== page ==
“I actually didn’t really know that I wanted to do it in the beginning, but my dad convinced me because he said that I’ll learn a lot of other valuable life skills other than army tactics. He told me to try it out for a semester and if I didn’t like it I wouldn’t have to continue, but I really liked it so I stayed with the program” stated Schmitt.

As a junior with two years of training experience she was able to put her skills to use and fill some big leadership roles.

Throughout the weekend Schmitt was a Squad Leader, meaning she was in charge of three to five other ROTC members, making sure they knew and understood their mission. She also was a Platoon Sergeant, a job where she was responsible for ensuring discipline for squad leaders.

After participating in three FDX weekend trips, Schmitt felt ready to take on these roles.

“I personally think that every time I do another one I feel more and more prepared” said Schmitt. She explained that the first time she went she didn’t know what to expect. She’s learned important lessons such as packing her bag properly so it’s easy to access her necessities in the field, or even waterproofing all of her belongings.

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Cadet Schmitt, on the right, posing with Cadet Brehm under a poncho tent.

All of Schmitt’s hard work in training will be put toward the summer which she will spend at Fort Knox in Kentucky, participating in a 37 day training camp that will test her on everything that she’s learned in ROTC.

Besides from the FDX trip that takes place every semester, Schmitt gains practice by attending physical training three days a week at 6:15 in the morning.

She is also required to take a Military Science course that helps her develop leadership abilities, and teaches her important knowledge that she will need once she is commissioned into the army.  

Schmitt is already planning for the future, as she’s signed a contract into the army, requiring her to serve for four years. Once she graduates in May, she will be commissioned as a second lieutenant.

She will eventually pick which area she prefers to go into, and she’s hoping to get military intelligence, which entails collecting and analyzing information in order to guide and assist commanders.

Schmitt stated that she will decide later on whether or not she will stay in the army for longer than four years. However, after she serves, she would like to own her own business or work with international logistics.

For now, Cadet Schmitt is working hard in her classes and focusing on her ROTC program, which she really enjoys.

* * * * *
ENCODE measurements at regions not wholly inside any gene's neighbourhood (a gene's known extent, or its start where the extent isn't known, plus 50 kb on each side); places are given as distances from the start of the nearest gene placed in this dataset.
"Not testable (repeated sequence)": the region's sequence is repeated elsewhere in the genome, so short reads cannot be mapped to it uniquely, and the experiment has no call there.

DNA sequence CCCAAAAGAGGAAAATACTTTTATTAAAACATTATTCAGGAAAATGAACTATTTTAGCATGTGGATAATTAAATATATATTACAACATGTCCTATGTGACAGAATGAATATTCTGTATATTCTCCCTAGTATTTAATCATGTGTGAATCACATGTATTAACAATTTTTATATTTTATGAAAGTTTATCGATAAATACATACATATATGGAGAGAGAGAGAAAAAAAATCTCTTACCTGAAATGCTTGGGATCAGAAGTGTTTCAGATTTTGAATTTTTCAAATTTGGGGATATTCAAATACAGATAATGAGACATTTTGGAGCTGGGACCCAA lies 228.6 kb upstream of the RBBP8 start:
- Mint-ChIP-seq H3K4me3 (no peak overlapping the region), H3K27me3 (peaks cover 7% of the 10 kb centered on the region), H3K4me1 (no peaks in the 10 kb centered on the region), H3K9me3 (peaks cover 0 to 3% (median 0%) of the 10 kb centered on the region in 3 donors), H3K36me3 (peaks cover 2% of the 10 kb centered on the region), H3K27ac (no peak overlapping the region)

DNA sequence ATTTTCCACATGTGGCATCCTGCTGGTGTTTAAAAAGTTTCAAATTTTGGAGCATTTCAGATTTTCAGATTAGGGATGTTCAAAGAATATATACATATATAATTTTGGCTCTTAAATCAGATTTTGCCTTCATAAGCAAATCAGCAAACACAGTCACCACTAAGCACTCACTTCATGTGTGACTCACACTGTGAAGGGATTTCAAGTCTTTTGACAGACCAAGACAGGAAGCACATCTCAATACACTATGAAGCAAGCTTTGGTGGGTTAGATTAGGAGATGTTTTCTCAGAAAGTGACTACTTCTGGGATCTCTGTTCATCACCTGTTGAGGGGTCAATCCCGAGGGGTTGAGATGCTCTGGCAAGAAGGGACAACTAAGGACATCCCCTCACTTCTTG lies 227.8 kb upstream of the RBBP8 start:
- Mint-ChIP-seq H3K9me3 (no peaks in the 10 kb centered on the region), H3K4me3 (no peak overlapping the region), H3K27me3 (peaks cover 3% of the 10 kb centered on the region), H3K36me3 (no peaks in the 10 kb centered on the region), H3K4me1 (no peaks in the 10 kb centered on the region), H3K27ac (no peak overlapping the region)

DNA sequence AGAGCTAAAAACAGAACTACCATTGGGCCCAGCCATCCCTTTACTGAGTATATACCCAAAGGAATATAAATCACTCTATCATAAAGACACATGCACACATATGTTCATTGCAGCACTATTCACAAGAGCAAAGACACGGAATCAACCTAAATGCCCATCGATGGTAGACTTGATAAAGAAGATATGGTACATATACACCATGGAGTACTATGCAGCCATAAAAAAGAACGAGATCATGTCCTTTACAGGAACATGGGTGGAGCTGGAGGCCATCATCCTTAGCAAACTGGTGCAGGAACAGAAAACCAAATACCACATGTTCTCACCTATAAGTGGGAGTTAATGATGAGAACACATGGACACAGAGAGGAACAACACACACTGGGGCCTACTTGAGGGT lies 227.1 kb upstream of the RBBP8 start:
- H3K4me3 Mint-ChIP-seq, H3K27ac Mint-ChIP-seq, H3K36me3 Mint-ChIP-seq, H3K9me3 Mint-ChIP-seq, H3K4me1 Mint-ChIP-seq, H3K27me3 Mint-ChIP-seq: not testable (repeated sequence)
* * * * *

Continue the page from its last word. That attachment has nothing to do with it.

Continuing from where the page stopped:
Schmitt commented on the close dynamic between the members of Marist ROTC. “I love it. We’re a big family. I always have their back and they always have mine.”


Members of Marist’s ROTC Program.

Singers Benefit Concert Donates Money to Center for Autism

The Singer’s annual “Love in the Afternoon” benefit concert on March 9th and March 10th raised an impressive $4,000 for the Anderson Center for Autism.

“We were really happy with how much we were able to donate,” said Singers President, Nicki Barrett.


Singers President, Nicki Barrett singing her solo,”One and Only”

The donation will go towards the services at the Anderson Center that support the children and adults with autism who thrive through their programs.

“We have a many long years partnership with Marist College and this is yet another way we partner to improve the lives of all of our community members,” expressed the center’s Program Development Manager, Christine Wolcott.

This year’s concert took place at Marist College in the Nelly Goletti Theatre and included 30 performances, featuring the 180 members of the Marist Singers Program. The set list had a wide variety, as there were solos, duets, and small group performances. Among those small groups were The Enharmonics, Sirens, and Time Check, which are the three acapella groups at Marist. Each song performed was connected with the same theme: love.

The show opened with the entire Singers group singing “”Somebody to Love.”  Some of the other iconic love songs performed were, “I Wanna Love You,” “Signed, Sealed, Delivered,” and “I Love you Always Forever.”


Singers group performing the opening song, “Somebody to Love”

The annual concert has always placed an emphasis on this theme of love, because each year they select a different organization to raise money for.

“We decided on the Anderson Center this year because we had a lot of connections with the center already.” We knew that a few people in Singers have family members with autism, and two of our board members are studying Special Education.” said Barrett. “Plus, the organization is local so we can physically go there and perform and interact with people we’re helping.”